Gardasil Side Effects

by on June 13, 2012


Gardasil side effects have been closely studied through several clinical trials. About 21,000 patients participated in the trials, representing females between the ages of 9 and 26. Most of the reported side effects are mild and do not pose a serious health threat with the most common complaint being injection site pain or irritation. No serious side effects have been connected to Gardasil, although there has been a great deal of controversy over the safety of this vaccine.

Common Gardasil Side Effects

Many people experience mild side effects when they receive the Gardasil vaccine. As with many vaccinations, the most common side effects relate to the injection site. Pain in the area where the vaccine is administered occurs in most patients and many individuals will also experience redness or swelling around the site. These symptoms will usually improve within a few days. Other possible side effects of Gardasil include:

  • Fever
  • Headache
  • Nausea
  • Dizziness
  • Diarrhea
  • Vomiting
  • Cough
  • Toothace
  • General ill feeling
  • Pain in the joints
  • Sleep difficulties or insomnia
  • Stuffy nose or runny nose
  • Sore throat
  • Upper respiratory tract infection
  • Muscle pain

If any of the side effects above are severe or do not go away, contact your physician.

Serious Gardasil Side Effects

There is a very low chance that a serious allergic reaction could occur after receiving Gardasil. If you experience any of the following symptoms, contact your doctor immediately:

  • Shallow or difficult breathing
  • High fever
  • Skin rash or hives
  • Swelling of the throat, face, or tongue

Fainting may occur in a small number of people who receive vaccinations. This is especially common in adolescents. Your doctor may want to observe you for a short period of time following the injection to prevent serious injuries that could result from fainting, such as head injuries or broken bones from a fall.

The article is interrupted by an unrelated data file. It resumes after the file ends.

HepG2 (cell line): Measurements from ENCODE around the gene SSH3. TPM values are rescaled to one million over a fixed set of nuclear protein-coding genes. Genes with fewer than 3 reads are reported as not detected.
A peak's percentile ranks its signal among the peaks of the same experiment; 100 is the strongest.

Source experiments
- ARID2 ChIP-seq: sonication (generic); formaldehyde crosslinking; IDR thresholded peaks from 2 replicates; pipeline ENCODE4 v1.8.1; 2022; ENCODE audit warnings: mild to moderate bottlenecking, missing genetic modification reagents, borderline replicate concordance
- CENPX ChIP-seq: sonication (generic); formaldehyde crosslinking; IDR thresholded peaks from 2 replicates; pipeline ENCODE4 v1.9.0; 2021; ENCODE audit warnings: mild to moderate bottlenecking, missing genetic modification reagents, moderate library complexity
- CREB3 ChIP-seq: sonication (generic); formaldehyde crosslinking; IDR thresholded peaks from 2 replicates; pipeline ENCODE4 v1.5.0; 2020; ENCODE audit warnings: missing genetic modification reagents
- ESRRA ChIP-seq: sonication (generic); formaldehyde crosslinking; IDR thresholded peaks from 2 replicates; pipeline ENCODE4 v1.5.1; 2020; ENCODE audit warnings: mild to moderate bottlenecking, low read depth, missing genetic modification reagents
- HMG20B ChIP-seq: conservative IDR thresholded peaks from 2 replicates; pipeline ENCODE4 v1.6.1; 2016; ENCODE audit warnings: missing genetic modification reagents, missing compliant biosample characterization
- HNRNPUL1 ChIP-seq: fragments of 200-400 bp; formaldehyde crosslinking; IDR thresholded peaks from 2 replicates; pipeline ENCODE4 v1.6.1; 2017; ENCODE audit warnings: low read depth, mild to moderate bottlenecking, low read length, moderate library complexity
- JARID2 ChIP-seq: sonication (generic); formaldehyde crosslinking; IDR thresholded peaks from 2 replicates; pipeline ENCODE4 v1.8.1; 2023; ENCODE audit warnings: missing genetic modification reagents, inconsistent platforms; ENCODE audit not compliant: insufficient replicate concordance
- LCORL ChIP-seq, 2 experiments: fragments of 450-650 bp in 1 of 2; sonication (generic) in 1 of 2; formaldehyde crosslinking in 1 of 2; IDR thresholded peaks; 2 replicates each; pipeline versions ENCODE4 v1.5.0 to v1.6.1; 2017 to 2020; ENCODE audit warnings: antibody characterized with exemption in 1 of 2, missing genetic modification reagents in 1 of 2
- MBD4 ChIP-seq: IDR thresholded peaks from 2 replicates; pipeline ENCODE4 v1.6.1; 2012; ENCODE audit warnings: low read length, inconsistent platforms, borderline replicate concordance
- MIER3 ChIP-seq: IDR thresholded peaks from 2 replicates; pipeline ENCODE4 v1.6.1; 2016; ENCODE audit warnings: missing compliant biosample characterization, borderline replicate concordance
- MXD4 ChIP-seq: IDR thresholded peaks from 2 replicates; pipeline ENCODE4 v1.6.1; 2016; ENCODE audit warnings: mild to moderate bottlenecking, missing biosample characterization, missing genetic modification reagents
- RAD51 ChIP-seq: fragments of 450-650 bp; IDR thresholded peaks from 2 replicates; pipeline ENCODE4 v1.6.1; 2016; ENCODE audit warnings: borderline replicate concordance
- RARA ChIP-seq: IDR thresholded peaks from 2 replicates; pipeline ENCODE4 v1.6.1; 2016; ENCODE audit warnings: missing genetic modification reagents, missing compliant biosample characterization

Between 2006 and 2008, 23 million Gardasil vaccines were administered. During this time period, about 12,400 reports were filed regarding various adverse side effects that occurred after receiving the medication. Just over 6% of the reported events were considered to be serious by the CDC and the FDA and 32 of those cases resulted in death. The most concerning cases involved fainting and venous thrombosis, or blood clots that could lead to pulmonary embolism - potentially fatal blood clots in the lungs.

Further studies found that the deaths reported after the use of Gardasil could be explained by other underlying causes and were not directly linked to the Gardasil vaccination. You should still be aware of these dangers and report any signs of blood clots to your doctor immediately. These include pain, tenderness, swelling, and/or warm, red skin. Any unusual symptoms should be reported following a Gardasil vaccine. There is a possibility that other side effects may exist.


As a pregnancy category class B drug, the effects of Gardasil during pregnancy are unknown in humans. In animal studies, no dangers have been recorded. Category B drugs may be safe during pregnancy, but are usually not recommended unless there are obvious benefits that outweigh the possible endangerment of the fetus. Women who are pregnant or plan to become pregnant are advised to receive the Gardasil vaccine after childbirth. Let your doctor know if you think you may be pregnant. He or she may wait until you know for sure to administer Gardasil.

Gardasil is not recommended for women who are breastfeeding.

Gardasil and STDs

While Gardasil offers protection against some types of the common sexually transmitted disease human papillomavirus (HPV), it is designed as a cancer vaccine, not as STD prevention. It is important to note that Gardasil only prevents this condition and does not treat it. Individuals who already have HPV, or genital warts as a result of HPV, should discuss treatment options with their doctor and should not take Gardasil.

Serious, life-threatening Gardasil side effects have been a major concern to parents and health care providers. After extensive studies and research, the FDA and CDC have concluded that Gardasil is a safe and effective way to protect young women and men from the dangers of cancer caused by HPV and that the potential side effects are minimal.